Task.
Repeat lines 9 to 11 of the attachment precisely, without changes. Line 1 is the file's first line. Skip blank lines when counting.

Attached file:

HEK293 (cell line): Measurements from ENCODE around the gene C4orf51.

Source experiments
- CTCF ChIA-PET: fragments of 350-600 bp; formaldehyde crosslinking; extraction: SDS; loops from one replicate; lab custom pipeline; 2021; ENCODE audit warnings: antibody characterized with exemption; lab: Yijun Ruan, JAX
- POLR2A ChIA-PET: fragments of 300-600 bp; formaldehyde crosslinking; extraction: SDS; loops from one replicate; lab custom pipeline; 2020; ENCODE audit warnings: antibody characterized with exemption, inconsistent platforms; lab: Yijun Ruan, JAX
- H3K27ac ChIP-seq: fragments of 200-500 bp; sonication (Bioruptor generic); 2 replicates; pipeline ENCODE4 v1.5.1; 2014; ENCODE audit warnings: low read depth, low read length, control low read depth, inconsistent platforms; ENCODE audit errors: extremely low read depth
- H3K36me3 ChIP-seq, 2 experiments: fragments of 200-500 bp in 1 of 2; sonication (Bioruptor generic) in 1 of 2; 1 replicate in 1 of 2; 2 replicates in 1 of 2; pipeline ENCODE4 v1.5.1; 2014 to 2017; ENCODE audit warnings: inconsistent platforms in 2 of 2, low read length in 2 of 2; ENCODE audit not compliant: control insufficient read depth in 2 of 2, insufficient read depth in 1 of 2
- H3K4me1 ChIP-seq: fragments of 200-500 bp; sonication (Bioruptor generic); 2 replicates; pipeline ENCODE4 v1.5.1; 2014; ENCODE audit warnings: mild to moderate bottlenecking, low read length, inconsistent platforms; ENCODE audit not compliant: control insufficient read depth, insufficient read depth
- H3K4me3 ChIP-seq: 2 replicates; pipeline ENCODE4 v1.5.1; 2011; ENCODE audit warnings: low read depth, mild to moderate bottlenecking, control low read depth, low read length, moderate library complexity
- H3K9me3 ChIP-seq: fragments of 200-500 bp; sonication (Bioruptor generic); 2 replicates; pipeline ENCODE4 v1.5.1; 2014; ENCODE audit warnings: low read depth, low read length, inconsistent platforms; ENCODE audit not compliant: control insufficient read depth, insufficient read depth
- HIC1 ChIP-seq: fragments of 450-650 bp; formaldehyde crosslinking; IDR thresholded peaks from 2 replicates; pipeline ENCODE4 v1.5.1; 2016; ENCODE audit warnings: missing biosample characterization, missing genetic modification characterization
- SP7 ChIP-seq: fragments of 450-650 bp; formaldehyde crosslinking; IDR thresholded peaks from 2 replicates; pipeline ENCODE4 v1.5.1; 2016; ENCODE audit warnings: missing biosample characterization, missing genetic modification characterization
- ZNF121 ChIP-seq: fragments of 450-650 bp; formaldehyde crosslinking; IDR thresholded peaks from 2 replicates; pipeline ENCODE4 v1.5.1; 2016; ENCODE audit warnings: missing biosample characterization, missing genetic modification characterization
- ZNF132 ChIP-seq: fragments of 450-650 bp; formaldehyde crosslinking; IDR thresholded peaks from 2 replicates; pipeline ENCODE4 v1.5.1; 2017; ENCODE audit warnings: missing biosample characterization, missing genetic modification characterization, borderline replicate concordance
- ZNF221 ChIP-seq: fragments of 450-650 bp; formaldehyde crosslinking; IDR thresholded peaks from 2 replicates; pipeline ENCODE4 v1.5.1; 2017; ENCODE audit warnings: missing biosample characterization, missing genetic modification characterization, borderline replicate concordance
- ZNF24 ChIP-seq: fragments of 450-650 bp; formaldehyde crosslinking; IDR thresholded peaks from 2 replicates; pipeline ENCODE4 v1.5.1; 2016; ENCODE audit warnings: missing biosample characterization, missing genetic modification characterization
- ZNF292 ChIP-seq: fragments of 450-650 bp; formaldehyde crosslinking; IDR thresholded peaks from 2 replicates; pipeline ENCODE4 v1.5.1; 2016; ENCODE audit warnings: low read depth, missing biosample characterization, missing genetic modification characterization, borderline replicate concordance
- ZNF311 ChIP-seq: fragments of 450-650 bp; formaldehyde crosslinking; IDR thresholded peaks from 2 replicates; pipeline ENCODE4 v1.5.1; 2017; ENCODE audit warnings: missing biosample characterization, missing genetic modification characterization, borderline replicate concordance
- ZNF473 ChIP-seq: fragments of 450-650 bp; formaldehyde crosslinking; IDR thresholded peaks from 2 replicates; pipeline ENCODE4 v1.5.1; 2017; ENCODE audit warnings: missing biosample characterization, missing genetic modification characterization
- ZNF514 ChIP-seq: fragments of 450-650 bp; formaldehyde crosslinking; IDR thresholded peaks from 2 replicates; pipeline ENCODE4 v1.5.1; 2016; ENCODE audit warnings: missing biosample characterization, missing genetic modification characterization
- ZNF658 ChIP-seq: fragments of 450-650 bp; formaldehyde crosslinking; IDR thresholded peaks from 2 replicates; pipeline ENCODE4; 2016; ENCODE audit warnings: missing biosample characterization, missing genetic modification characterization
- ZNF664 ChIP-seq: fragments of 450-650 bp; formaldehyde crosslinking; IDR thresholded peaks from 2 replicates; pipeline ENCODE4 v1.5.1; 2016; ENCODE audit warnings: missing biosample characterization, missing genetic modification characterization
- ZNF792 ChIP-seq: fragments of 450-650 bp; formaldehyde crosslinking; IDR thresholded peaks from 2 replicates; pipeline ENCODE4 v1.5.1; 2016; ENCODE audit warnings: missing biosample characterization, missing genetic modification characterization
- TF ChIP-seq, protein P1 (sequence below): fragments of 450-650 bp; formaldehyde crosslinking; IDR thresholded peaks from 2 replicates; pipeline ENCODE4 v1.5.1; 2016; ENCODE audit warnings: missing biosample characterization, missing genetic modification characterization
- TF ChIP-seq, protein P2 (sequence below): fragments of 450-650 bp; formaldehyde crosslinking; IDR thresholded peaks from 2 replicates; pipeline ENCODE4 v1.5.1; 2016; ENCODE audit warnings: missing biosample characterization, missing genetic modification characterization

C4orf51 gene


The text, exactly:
- H3K9me3 ChIP-seq: fragments of 200-500 bp; sonication (Bioruptor generic); 2 replicates; pipeline ENCODE4 v1.5.1; 2014; ENCODE audit warnings: low read depth, low read length, inconsistent platforms; ENCODE audit not compliant: control insufficient read depth, insufficient read depth
- HIC1 ChIP-seq: fragments of 450-650 bp; formaldehyde crosslinking; IDR thresholded peaks from 2 replicates; pipeline ENCODE4 v1.5.1; 2016; ENCODE audit warnings: missing biosample characterization, missing genetic modification characterization
- SP7 ChIP-seq: fragments of 450-650 bp; formaldehyde crosslinking; IDR thresholded peaks from 2 replicates; pipeline ENCODE4 v1.5.1; 2016; ENCODE audit warnings: missing biosample characterization, missing genetic modification characterization